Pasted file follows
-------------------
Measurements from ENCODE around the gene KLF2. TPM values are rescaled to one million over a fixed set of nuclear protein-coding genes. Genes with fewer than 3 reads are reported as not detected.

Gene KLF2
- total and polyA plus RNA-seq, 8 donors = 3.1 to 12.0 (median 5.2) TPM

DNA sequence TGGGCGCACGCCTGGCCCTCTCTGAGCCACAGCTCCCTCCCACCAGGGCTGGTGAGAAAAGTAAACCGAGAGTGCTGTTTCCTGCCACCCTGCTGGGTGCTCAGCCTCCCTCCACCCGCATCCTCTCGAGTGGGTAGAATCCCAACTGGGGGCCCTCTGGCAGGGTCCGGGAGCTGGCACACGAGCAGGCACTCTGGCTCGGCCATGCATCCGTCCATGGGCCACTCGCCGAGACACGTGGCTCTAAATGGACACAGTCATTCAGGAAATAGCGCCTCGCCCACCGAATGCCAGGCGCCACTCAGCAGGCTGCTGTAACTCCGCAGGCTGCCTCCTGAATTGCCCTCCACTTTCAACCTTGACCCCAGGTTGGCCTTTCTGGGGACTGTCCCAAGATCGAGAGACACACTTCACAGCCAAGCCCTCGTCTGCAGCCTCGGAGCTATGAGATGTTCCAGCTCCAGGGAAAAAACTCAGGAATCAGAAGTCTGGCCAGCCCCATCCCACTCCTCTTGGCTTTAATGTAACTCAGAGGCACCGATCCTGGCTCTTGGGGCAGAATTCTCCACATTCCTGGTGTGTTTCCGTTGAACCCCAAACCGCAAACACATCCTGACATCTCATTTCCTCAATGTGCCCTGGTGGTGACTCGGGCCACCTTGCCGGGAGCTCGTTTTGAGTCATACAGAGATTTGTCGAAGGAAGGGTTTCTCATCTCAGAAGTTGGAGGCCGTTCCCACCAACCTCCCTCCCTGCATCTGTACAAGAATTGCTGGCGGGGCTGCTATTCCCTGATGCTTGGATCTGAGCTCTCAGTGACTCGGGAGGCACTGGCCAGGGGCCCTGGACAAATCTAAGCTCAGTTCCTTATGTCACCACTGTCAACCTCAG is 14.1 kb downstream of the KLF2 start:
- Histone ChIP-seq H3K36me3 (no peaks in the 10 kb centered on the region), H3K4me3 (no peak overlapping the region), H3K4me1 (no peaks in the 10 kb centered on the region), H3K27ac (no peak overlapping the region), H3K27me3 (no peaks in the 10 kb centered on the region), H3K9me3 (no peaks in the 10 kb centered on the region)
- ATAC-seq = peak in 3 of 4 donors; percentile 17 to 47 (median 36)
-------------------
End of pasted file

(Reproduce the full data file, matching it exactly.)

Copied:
Measurements from ENCODE around the gene KLF2. TPM values are rescaled to one million over a fixed set of nuclear protein-coding genes. Genes with fewer than 3 reads are reported as not detected.

Gene KLF2
- total and polyA plus RNA-seq, 8 donors = 3.1 to 12.0 (median 5.2) TPM

DNA sequence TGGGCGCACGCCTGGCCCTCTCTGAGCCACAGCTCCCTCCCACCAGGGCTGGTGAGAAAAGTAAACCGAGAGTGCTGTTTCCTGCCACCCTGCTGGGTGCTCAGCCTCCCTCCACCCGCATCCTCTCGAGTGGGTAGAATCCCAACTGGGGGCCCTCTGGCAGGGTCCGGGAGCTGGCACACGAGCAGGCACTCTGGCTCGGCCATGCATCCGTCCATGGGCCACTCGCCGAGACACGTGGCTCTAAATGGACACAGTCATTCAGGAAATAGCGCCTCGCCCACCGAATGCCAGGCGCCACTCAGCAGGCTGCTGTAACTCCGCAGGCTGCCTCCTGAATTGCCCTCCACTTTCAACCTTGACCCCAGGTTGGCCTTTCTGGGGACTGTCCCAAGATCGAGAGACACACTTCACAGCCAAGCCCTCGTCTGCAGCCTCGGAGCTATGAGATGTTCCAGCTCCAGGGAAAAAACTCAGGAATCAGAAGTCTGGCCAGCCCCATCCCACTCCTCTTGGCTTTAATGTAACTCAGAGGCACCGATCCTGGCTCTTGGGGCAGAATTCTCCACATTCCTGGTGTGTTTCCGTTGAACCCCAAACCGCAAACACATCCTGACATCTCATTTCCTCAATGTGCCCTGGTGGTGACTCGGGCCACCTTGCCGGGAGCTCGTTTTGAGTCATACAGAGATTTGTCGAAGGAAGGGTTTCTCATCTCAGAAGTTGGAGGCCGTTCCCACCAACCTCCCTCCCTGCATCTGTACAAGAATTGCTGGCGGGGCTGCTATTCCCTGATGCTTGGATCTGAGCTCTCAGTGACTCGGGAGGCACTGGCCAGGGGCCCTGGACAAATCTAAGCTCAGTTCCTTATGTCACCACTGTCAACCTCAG is 14.1 kb downstream of the KLF2 start:
- Histone ChIP-seq H3K36me3 (no peaks in the 10 kb centered on the region), H3K4me3 (no peak overlapping the region), H3K4me1 (no peaks in the 10 kb centered on the region), H3K27ac (no peak overlapping the region), H3K27me3 (no peaks in the 10 kb centered on the region), H3K9me3 (no peaks in the 10 kb centered on the region)
- ATAC-seq = peak in 3 of 4 donors; percentile 17 to 47 (median 36)